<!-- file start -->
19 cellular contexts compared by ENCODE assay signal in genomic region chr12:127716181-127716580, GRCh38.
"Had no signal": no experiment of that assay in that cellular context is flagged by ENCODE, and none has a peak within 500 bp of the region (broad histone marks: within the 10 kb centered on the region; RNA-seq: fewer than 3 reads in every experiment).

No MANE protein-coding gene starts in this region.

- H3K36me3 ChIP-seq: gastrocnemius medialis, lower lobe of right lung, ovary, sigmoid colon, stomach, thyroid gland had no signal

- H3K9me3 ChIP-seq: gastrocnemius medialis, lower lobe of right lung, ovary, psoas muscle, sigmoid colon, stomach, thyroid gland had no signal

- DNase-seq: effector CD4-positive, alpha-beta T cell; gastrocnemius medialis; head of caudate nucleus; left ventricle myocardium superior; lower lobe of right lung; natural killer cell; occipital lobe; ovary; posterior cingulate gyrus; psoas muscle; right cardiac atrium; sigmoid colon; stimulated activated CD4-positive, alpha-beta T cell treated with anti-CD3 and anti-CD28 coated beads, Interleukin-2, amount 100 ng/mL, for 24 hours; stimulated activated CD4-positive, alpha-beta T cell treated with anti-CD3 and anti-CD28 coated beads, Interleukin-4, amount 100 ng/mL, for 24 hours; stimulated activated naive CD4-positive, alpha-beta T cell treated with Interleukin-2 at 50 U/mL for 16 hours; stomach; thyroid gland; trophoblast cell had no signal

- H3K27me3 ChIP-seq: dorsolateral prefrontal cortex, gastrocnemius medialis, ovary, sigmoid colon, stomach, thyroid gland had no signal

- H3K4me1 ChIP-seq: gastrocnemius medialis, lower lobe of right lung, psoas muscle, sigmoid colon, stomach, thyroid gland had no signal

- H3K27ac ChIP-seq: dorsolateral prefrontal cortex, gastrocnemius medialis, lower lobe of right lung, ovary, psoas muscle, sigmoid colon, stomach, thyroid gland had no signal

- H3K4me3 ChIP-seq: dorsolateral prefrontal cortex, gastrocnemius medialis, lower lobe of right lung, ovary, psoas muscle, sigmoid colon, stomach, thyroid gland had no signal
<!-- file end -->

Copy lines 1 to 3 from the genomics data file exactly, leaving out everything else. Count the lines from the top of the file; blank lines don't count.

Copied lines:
19 cellular contexts compared by ENCODE assay signal in genomic region chr12:127716181-127716580, GRCh38.
"Had no signal": no experiment of that assay in that cellular context is flagged by ENCODE, and none has a peak within 500 bp of the region (broad histone marks: within the 10 kb centered on the region; RNA-seq: fewer than 3 reads in every experiment).

No MANE protein-coding gene starts in this region.